It was August Bank Holiday 1976 and I was back at Reading for the annual festival. By now a group of us went every year, usually traveling down in the back of a hired transit van. The line-up for this festival wasn’t as strong as previous years, and included a mix of reggae, classic rock, underground and heavy metal bands. Punk was on the horizon, but yet to break through. The other memories I have are of rain (some, but not lots in 1976, as I recall), mud, lots of drunkenness (by us, and every one else as I remember), and lots (and I mean lots) of can fights, which seemed fun at the time, but were probably actually pretty dangerous. If you got a half-full can of Watney’s Red Barrel on the back of your head, you really knew about it, and several people must have come home from the festival with pretty nasty cuts and scars. The festival was moving from a friendly, hippy vibe to a drunken, laddish, almost aggro vibe. This also matched the way the line-up and the music would develop, as it moved more to heavy metal in the late ’70s. The main attraction for us this year was Rory, who was the man, and a hero to us all.
Friday’s line-up consisted of Stallion (don’t recall who they were), Roy St John (American pub rock), U Roy (reggae), Supercharge (a Liverpool band fronted by singer and sax player Albie Donnelly, who had quite a bit of success in the mid-70s and played a lot up and down the country; I remember seeing them several times), Mighty Diamonds (reggae), Mallard (Cpt Beefheart’s original Magic Band, and pretty good too) and headliners the hippy, trippy and quite weird Gong. I remember watching Mallard and Gong, who were both pretty good.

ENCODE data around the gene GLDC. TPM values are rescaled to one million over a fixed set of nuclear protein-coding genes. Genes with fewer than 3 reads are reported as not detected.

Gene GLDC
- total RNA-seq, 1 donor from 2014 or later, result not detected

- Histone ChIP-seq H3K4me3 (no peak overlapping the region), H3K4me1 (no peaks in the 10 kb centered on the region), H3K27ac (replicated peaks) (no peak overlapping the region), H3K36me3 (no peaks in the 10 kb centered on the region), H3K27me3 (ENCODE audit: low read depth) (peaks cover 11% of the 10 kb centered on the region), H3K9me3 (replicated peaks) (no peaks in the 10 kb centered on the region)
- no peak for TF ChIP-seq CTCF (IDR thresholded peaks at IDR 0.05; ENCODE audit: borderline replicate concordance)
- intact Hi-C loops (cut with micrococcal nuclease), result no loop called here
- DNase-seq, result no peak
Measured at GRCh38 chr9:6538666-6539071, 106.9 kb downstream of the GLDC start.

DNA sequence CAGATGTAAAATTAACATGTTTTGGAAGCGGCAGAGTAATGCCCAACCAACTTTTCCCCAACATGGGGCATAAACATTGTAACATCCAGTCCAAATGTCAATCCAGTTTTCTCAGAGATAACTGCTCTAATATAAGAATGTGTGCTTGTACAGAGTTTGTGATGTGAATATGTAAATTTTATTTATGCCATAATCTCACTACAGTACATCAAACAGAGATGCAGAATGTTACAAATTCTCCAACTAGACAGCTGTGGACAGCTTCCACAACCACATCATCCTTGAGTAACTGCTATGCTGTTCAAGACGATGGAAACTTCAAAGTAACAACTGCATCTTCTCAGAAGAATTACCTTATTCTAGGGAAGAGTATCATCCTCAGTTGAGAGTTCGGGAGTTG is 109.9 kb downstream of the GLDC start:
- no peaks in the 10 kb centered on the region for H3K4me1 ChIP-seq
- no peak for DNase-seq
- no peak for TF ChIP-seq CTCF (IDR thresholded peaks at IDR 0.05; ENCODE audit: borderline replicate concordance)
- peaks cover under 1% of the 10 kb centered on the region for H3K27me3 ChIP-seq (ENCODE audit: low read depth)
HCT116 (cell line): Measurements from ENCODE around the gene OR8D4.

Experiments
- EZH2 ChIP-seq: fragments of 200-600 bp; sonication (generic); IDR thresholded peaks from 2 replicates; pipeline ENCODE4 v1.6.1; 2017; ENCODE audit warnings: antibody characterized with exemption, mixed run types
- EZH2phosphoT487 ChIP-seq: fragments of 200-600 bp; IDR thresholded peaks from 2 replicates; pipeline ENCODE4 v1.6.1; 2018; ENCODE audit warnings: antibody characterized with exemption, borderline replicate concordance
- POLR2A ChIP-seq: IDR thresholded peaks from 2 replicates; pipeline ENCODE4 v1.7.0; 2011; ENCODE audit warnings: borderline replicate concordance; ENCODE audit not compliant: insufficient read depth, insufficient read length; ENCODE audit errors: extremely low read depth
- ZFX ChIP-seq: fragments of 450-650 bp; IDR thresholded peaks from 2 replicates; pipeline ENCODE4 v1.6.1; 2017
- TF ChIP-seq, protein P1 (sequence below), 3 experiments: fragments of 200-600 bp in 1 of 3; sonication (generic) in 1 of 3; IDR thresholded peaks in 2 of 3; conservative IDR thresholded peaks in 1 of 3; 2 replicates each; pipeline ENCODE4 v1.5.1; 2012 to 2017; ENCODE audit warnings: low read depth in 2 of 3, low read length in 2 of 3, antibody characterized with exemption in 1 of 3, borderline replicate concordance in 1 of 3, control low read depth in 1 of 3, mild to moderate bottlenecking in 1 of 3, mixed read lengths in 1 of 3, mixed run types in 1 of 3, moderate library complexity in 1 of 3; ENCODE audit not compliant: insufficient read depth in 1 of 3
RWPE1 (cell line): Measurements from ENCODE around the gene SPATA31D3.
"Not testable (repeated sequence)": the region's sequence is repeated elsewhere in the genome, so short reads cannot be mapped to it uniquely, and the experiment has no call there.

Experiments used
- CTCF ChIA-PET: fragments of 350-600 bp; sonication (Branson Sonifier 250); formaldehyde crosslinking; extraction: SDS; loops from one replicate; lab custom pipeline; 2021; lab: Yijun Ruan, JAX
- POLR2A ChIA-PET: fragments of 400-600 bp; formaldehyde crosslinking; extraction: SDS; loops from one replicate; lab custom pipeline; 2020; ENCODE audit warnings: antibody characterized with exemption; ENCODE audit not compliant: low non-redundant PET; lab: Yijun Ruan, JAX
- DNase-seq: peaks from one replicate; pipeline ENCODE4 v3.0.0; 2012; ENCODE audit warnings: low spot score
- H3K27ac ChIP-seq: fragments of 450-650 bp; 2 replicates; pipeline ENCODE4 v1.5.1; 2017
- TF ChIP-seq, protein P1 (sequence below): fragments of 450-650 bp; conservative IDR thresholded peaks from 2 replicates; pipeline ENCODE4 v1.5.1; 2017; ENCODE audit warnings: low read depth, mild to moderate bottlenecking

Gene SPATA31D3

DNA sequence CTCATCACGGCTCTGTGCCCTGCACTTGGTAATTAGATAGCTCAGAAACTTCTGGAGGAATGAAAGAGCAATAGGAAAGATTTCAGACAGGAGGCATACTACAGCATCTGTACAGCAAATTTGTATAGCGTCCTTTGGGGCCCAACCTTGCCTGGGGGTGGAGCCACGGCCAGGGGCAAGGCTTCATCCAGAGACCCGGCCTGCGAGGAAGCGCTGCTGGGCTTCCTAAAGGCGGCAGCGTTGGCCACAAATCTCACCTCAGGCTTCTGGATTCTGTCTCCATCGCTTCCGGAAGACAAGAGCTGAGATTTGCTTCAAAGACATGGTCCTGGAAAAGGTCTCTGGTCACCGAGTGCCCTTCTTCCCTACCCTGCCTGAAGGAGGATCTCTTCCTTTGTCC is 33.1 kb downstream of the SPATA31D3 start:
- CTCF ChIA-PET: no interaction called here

Saturday had Nick Pickett (a folk singer, who I’d seen supporting Curved Air a few years earlier), Eddie & The Hot Rods (classed as pub rock as much as punk at this stage), Moon, Pat Travers (ace guitarist), Jon Hiseman’s Colosseum, Sadista Sisters, Manfred Mann’s Earth Band, Van Der Graaf Generator, Phil Manzanera and the 801 band, Camel and Rory Gallagher. Stand outs for me were Van Der Graaf who played an amazing extended version of Killer (John Peel: “Bloody marvellous, Van der Graaf Generator. Come on let’s here it for them”), Manfred Mann, and Phil Manzanera and the 801 band, which was seen as a pretty big deal at the time as Phil had assembled a stella line-up of himself (guitar), ex-Roxy compatriot Brian Eno (keyboards, synthesizers, vocals), Bill MacCormick (bass, vocals), Simon Phillips (drums), Francis Monkman (ex-Curved Air, piano and clavinet) and Lloyd Watson (ace slide-guitar, vocals). The 801 band released one album, and a live lp which was recorded at one of three gigs that they played, at the Festival Hall. They played a great version of the Beatles’ Tomorrow Never Knows. But Rory was the highlight of the weekend. We were all massive fans, and made our way to the front of the crowd for his set, which was just amazing. A recording of Rory’s set that night exist which shows that he played: Take What I Want; Bought and Sold; Everybody Wants To Know; Drinkin’ Muddy Water; Tattoo’d Lady; Calling Card; Secret Agent; Pistol Slapper Blues; Too Much Alcohol; Souped-Up Ford and Bullfrog Blues. The Rory Gallagher band was Rory (guitar, vocals), Lou Martin (keyboards), the great Gerry McAvoy (bass) and Rod de’Ath (drums).
Sunday featured: Howard Bragen; Aft; The Enid (who got the crowd singing along with Land Of Hope And Glory and became a festival favourite), A Band Called ‘O’; Back Door (very jazzy); Sassafras; Brand X (featured Phil Collins on drums); AC/DC (one of their early UK appearances, and just blew everyone away; Angus and Bon Scott on top form); Sutherland Bros & Quiver; Ted Nugent (had some arguments with the crowd who were throwing cans at him); Black Oak Arkansas (Jim Dandy to the Rescue 🙂 ) and Osibisa (who were billed as special mystery guests, which seemed a bit of a let down, but got the crowd going and went down well).
Another fun time had by all 🙂
Note; for the first time there was an official glossy programme, as well as the newspaper programme, produced by the local Evening Post. Both are pictured here.